What would you do for spiritual enlightenment and personal success? Would you agree to spend 36 hours alone in the desert without food or water to help clear your mind and find your true potential? Would you follow a trusted leader into a dark, hot tent to experience a version of a centuries-old Native American sweat lodge ritual? History shows that in the name of self-help, many people will do just that — and more.
Three people died and more than a dozen others were injured as a result of an Oct. 8 retreat in Sedona, Arizona, led by James Arthur Ray, a nationally known self-help guru. According to interviews with participants and their family members, more than 50 people — within hours of returning from a desert “vision quest,” and dehydrated from lack of food and water in the previous day and a half — followed Ray into a 20-by-20-foot makeshift sweat lodge of wood, plastic tarps and blankets. It was the surprise culmination of his “Spiritual Warrior” event, for which participants had paid as much as $9,695 per person.
For nearly two hours, Ray sat at the only exit of the small lodge, encouraging the group to “go full-on” and “push past your self-imposed and conditioned borders.” Periodically, he brought in glowing red rocks to intensify the heat inside the dark structure, where men and women sat or lay down in meditation. At the ritual’s conclusion, seemingly unaware of the bodies of the unconscious lying around him, Ray emerged triumphantly, witnesses said, pumping his fist in the air because he had passed his own endurance test.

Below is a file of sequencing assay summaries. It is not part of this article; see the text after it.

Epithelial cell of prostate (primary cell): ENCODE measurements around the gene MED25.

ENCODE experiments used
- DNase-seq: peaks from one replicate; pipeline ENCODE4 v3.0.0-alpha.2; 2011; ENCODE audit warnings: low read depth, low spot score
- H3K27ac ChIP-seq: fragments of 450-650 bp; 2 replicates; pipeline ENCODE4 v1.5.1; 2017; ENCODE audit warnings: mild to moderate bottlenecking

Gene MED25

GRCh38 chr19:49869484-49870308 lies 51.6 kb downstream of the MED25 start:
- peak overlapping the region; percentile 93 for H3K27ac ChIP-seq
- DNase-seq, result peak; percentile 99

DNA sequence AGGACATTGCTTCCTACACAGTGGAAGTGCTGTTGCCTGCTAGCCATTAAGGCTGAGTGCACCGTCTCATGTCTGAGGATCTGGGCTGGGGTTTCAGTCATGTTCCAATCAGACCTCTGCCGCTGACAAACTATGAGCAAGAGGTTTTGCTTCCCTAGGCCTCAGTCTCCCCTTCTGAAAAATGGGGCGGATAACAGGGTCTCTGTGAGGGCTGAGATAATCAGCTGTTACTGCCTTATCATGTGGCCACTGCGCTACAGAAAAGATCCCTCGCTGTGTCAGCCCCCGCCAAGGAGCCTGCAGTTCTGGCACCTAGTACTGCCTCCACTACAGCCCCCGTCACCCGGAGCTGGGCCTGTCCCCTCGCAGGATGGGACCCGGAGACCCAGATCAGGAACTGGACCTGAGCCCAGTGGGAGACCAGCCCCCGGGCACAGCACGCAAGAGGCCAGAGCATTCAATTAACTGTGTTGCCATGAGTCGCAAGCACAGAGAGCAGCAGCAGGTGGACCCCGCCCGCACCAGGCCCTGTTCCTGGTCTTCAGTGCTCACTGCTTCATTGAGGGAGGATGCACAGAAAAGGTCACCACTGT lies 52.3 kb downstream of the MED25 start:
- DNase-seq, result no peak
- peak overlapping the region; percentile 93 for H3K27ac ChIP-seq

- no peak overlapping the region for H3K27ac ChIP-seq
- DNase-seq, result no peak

Part of America’s self-reliant culture
What happened in Sedona is not an unfortunate coda to a crazy, fringe event. We have a long history of self-help in America, and to properly comprehend the horror of these deaths, we must first understand the inspiration and guidance that Ray offered. Ray and many gurus like him motivate thousands of smart, accomplished adults by borrowing from two very powerful thought traditions — modern psychology and esoteric spirituality — creating a one-two punch that’s nearly impossible to resist. If you had been there, you might be dead, too.
Sedona police are investigating the deaths as homicides, while Ray continues to run his workshops. His company, James Ray International, made $9.4 million in 2008 from motivational videos, books and seminars, and he has appeared on “Oprah” and other TV shows. In an email to his newsletter subscribers sent Wednesday, Ray said he had hired his own team of investigators to look into the tragedy. “I have chosen to continue with my work. It’s too important not to,” he wrote.
I’ve studied the self-help business for nearly a decade, curious about the sociological and psychological impact of this $11-billion-plus-per-year industry. I’ve read hundreds of American self-help texts — by authors from Benjamin Franklin to Napoleon Hill to Deepak Chopra — and interviewed writers, editors and group participants. That Ray has become a popular icon isn’t surprising; notions of self-help are part of the fabric of our independent, self-reliant culture, and inspirational leaders have captured the American imagination for centuries.
The most popular of these leaders offer intense, “life-altering experiences,” participants say — creating new ways of thinking that may have a lasting impact. “James challenged us to live an honorable and impeccable life,” said a friend of mine who was injured in Sedona, and does not want to use her name here on the advice of her attorney. She had been to several other events of Ray’s, including his “Harmonic Wealth Weekend” and his five-day “Practical Mysticism” retreat, and “James had put us through so many challenging and wonderful experiences that we’d built up a great deal of trust in him,” she said. Among her many concerns about the sweat lodge were “the lack of emergency back-up, the intensity of the heat, and not monitoring participants during the sweat, which all led to negligent behavior that is disturbing.”